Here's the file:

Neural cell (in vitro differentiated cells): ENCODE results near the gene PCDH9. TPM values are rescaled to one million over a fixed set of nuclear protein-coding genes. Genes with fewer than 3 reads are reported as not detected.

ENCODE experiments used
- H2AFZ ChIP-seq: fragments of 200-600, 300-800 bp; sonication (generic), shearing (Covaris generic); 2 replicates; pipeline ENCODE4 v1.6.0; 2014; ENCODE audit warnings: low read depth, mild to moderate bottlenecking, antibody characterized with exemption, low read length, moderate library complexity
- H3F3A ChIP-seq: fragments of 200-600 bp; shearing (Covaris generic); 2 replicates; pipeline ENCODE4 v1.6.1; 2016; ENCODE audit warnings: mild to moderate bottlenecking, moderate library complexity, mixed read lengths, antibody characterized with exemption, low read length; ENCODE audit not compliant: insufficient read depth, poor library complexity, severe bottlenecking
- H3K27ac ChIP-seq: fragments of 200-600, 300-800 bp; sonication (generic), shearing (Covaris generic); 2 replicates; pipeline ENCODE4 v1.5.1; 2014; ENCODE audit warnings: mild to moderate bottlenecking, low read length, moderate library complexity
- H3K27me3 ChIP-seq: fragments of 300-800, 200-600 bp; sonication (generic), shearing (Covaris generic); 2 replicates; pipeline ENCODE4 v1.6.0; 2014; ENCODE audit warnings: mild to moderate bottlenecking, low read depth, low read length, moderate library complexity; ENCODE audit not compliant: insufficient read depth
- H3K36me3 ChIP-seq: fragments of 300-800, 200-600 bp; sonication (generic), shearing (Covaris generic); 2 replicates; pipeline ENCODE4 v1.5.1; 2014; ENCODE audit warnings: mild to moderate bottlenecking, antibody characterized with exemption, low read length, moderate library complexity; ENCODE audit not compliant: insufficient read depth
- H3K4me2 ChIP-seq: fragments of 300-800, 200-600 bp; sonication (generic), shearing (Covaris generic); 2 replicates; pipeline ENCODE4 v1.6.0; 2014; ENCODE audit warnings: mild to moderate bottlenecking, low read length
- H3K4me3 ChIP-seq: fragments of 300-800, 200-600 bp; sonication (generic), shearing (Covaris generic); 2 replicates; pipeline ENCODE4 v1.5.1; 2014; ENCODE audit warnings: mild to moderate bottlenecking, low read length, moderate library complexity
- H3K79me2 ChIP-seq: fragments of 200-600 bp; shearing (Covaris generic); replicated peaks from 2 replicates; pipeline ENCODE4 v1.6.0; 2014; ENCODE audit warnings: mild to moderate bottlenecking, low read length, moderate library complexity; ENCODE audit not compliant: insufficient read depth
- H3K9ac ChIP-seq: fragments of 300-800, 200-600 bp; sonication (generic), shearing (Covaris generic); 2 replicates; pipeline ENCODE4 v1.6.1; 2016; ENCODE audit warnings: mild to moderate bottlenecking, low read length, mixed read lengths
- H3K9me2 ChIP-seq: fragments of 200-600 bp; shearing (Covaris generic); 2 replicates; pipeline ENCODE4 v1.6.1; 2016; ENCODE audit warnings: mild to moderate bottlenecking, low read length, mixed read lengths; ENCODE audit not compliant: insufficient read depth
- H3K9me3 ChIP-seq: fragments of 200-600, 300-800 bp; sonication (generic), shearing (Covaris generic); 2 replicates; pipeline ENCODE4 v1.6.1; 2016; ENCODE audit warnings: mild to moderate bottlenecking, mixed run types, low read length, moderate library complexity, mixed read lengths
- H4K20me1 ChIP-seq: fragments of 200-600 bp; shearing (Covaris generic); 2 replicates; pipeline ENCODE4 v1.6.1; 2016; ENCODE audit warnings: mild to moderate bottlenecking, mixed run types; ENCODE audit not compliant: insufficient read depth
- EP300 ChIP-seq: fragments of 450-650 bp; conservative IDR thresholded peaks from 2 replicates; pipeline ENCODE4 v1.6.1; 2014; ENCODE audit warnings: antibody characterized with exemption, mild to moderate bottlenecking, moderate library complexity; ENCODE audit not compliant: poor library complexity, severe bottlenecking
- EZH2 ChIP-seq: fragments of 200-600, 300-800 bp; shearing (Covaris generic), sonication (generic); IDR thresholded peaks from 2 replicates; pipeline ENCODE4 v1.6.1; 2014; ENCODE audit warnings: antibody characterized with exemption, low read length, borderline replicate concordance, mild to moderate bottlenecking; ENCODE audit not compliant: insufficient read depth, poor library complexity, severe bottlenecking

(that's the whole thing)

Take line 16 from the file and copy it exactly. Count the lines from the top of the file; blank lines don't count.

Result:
- EZH2 ChIP-seq: fragments of 200-600, 300-800 bp; shearing (Covaris generic), sonication (generic); IDR thresholded peaks from 2 replicates; pipeline ENCODE4 v1.6.1; 2014; ENCODE audit warnings: antibody characterized with exemption, low read length, borderline replicate concordance, mild to moderate bottlenecking; ENCODE audit not compliant: insufficient read depth, poor library complexity, severe bottlenecking